Having only a 10-year bond futures is more useful than meets the eye
Financial Express, 7 September 2009
On the equity market, one well known feature of a malfunctioning emerging market is the domination of the market index. When the equity market works badly, there is poor disclosure about companies, so day to day changes in stock prices based on information revelation by companies take place to a limited extent. In badly structured countries, the dominant risk that a company faces is caused by macroeconomics and politics. As an extreme example, the dominant question in Sri Lanka has been about the war. The day to day fluctuations of stock prices were primarily about the outlook on Prabhakaran. They had relatively little to do with information about one company at a time.
In such a malfunctioning emerging equity market, the fluctuations of individual stocks are relatively unimportant, and all that matters is the fluctuations of the stock market index. In international comparisons of this issue, India fares well. In India, Nifty accounts for a proportion of the fluctuations of (say) Jet Airways or (say) Sundaram Fasteners which is relatively small. India looks more like an OECD country in this respect. This reflects the sophistication of the Indian equity market, which (in turn) reflects the correct decisions made in economic policy by MOF and SEBI from 1992 onwards.
Similar logic applies to the bond market. In a sophisticated bond market, the short-term interest rate and the long-term interest rate have complex reasoning of their own. They do not necessarily move in tandem. There is a liquid market for each of them, complete with analytical ideas, speculators and arbitrageurs. As an example, Figure 1 superposes the 90-day and the 10-year interest rate in the US. It shows substantial movements of the 90-day rate which differs from the movement of the 10-year rate.
Both interest rates in the US have had low values, from a minimum of 0% to a maximum of 6%. This reflects the success of the US in putting monetary policy on a sound footing. The US Fed does de facto inflation targeting; long term inflation in the US is pretty likely to be 2%. Hence, the bond market is comfortable giving low interest rates to the economy.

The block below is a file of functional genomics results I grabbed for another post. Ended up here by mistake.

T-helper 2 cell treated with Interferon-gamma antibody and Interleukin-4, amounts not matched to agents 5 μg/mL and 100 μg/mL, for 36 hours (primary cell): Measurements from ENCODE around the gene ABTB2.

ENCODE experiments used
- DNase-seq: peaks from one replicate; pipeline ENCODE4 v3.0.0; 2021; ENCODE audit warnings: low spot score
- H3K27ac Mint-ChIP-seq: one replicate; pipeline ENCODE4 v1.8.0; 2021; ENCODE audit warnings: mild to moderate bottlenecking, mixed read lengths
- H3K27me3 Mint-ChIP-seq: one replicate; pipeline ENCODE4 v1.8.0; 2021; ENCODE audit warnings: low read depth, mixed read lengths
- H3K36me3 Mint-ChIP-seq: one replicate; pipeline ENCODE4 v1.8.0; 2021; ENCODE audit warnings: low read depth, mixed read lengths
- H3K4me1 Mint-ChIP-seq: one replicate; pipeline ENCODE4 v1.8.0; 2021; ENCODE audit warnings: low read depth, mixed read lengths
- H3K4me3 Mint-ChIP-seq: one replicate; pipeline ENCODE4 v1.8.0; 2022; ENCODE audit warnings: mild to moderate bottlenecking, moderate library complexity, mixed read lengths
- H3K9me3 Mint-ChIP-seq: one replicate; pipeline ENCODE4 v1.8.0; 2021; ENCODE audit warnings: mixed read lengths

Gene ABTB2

We turn to India in Figure 2. This graph also superposes the 90-day rate with the 10-year rate. The scale of the x and y axes of both graphs are identical, to facilitate comparison. The first point we see is that there is a secular gap in interest rates. India has high interest rates, ranging from 3% to 12%. This reflects the lack of a proper institutional foundation of a central bank. As an example, RBI continues to argue that the accountability mechanism of inflation targeting should not come about in India. There is a simmering conflict in India between politicians (who desire low inflation) versus RBI (which enjoys avoiding accountability). Most modern economists would side with the politicians on this one.
The second interesting feature is the extent to which the two rates move together. There are sharp fluctuations in interest rates. Interest rate risk is a real problem in India. Every borrower or lender faces substantial risk because these rates can change quite sharply in a short time. At the same time, both rates tend to move together strongly. Most of what happens in India by way of interest rate risk is parallel shifts of the curve.
This reflects the pathology of a malfunctioning emerging market. There is not much in India by way of analytical work, speculation and arbitrage on the bond market. The short rate and the long rate do not have much of a life of their own. There is really only one macro shock which takes place each day, which moves both rates. This is akin to being in Sri Lanka in the stock market, where there isn't much price discovery about individual stocks every day; instead there is just overall politics/macroeconomics hitting the market index.
RBI has made important mistakes in a pair of committee reports. The first committee report forced the use of physical settlement, claiming that cash settled interest rate futures are infeasible. This reflected a lack of knowledge of standard textbooks of finance, which teach how to deal with cash settled interest rate derivatives. RBI went on to then block futures on short-term interest rates (despite their having been recommended by the first committee).
These are mistakes of policy, which work to impede India's economic growth. In the long run, RBI has to solve the human resource and incentive problems that are persistently leading to such mistakes.
In the short term, the economy has to now make the best of what it has got. Owing to numerous efforts by RBI at preventing a bond market from coming about, there is not much by way of price discovery of a short bond as opposed to the long bond. There is certain irony in observing that as a consequence, the damage that is done by the most recent mistakes is reduced. All that happens on the bond market is one big question every day: "What is the interest rate". In such a world, the 10 year bond futures alone can be rather useful.
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